Type of Surgery

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Doctor Certified

Last updated: 11/24/2009

Demographics

Estimates of all ostomy surgeries (those involving any opening from the abdomen for the removal of either feces or urine) range from 42,000 to 65,000 each year; about half are temporary. Emergency surgeries for bowel obstruction and/or perforation...

comprise 10–15% of all colorectal surgeries; a portion of these result in colostomy.



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To perform a colostomy, the surgeon enters the abdomen and locates the colon, or large intestine (A). A loop of the colon is pulled through the abdominal incision (B); then the colon is cut to allow the insertion of a catheter (C). The skin and tissues are closed around the new opening, called a stoma (D). (Illustration by GGS Inc.) To perform a colostomy, the surgeon enters the abdomen and locates the colon, or large intestine (A). A loop of the colon is pulled through the abdominal incision (B); then the colon is cut to allow the insertion of a catheter (C). The skin and tissues are closed around the new opening, called a stoma (D). (Illustration by GGS Inc.)




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Other Information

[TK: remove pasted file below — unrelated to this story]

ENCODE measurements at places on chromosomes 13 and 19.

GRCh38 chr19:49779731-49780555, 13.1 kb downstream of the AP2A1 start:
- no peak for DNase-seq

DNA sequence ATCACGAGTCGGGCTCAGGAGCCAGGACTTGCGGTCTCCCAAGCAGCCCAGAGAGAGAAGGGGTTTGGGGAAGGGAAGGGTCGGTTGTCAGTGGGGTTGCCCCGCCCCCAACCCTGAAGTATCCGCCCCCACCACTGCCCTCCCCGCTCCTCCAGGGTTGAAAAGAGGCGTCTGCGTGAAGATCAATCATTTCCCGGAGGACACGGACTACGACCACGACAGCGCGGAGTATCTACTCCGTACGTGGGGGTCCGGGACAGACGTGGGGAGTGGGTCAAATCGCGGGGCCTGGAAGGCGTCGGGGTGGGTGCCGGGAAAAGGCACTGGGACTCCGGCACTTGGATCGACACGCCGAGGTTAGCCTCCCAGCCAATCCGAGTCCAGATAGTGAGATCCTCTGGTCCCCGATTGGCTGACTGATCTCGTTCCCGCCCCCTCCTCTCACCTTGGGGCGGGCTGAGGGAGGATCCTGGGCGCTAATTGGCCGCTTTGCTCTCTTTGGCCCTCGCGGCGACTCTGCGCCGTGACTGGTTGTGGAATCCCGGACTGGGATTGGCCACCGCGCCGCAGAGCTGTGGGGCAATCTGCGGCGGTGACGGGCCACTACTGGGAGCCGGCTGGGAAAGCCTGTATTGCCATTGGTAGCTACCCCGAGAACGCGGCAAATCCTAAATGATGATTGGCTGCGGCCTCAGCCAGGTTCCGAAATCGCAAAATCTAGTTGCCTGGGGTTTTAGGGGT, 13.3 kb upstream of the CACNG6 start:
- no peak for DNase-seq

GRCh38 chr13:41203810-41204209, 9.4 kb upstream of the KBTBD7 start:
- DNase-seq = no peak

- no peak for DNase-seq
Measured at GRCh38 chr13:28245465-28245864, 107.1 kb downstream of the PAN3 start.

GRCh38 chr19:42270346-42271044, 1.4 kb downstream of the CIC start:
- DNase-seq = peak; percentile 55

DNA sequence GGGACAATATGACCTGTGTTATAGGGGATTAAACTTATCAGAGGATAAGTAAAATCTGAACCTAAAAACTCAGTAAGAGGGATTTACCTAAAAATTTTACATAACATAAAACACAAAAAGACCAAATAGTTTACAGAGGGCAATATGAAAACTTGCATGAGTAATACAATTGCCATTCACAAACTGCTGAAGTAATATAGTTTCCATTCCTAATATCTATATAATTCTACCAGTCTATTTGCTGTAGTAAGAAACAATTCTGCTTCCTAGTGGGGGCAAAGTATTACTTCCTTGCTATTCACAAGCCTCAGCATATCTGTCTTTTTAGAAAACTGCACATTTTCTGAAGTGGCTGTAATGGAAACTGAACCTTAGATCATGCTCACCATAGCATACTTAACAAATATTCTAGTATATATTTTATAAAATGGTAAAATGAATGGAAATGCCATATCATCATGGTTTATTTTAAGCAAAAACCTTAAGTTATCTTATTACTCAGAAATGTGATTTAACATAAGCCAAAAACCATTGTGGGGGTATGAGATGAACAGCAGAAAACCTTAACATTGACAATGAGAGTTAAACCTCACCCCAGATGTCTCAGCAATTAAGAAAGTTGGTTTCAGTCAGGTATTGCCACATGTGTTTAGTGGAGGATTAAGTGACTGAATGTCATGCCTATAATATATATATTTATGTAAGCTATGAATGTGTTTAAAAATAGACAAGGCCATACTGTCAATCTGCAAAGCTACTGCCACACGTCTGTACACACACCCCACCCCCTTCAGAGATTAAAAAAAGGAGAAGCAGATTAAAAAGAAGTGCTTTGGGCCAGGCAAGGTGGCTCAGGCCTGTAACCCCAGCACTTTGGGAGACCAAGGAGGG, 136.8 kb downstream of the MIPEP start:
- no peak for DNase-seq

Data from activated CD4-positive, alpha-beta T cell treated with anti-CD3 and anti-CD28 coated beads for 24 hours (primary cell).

A colostomy is a surgical procedure that involves connecting a part of the colon onto the anterior abdominal wall, leaving the patient with an opening on the abdomen called a stoma. In a colostomy, the stoma is formed from the end of the large intestine, which is drawn out through the incision and sutured to the skin. After a colostomy, feces leave the patient's body through the abdomen. A colostomy may be permanent or temporary, depending on the reasons for its use.

There are many reasons for this procedure. Some common reasons are:

A section of the colon has been removed, e.g. due to colon cancer requiring a total mesorectal excision, diverticulitis, injury, etc, so that it is no longer possible for faeces to pass out via the anus.

A portion of the colon (or ileum) has been operated upon and needs to be 'rested' until it is healed. In this case, the colostomy is often temporary and is usually reversed at a later date, leaving the patient with a small scar in place of the stoma. Children undergoing surgery for extensive pelvic tumors commonly are given a colostomy in preparation for surgery to remove the tumor, followed by reversal of the colostomy.


From http://en.wikipedia.org/wiki/Colostomy

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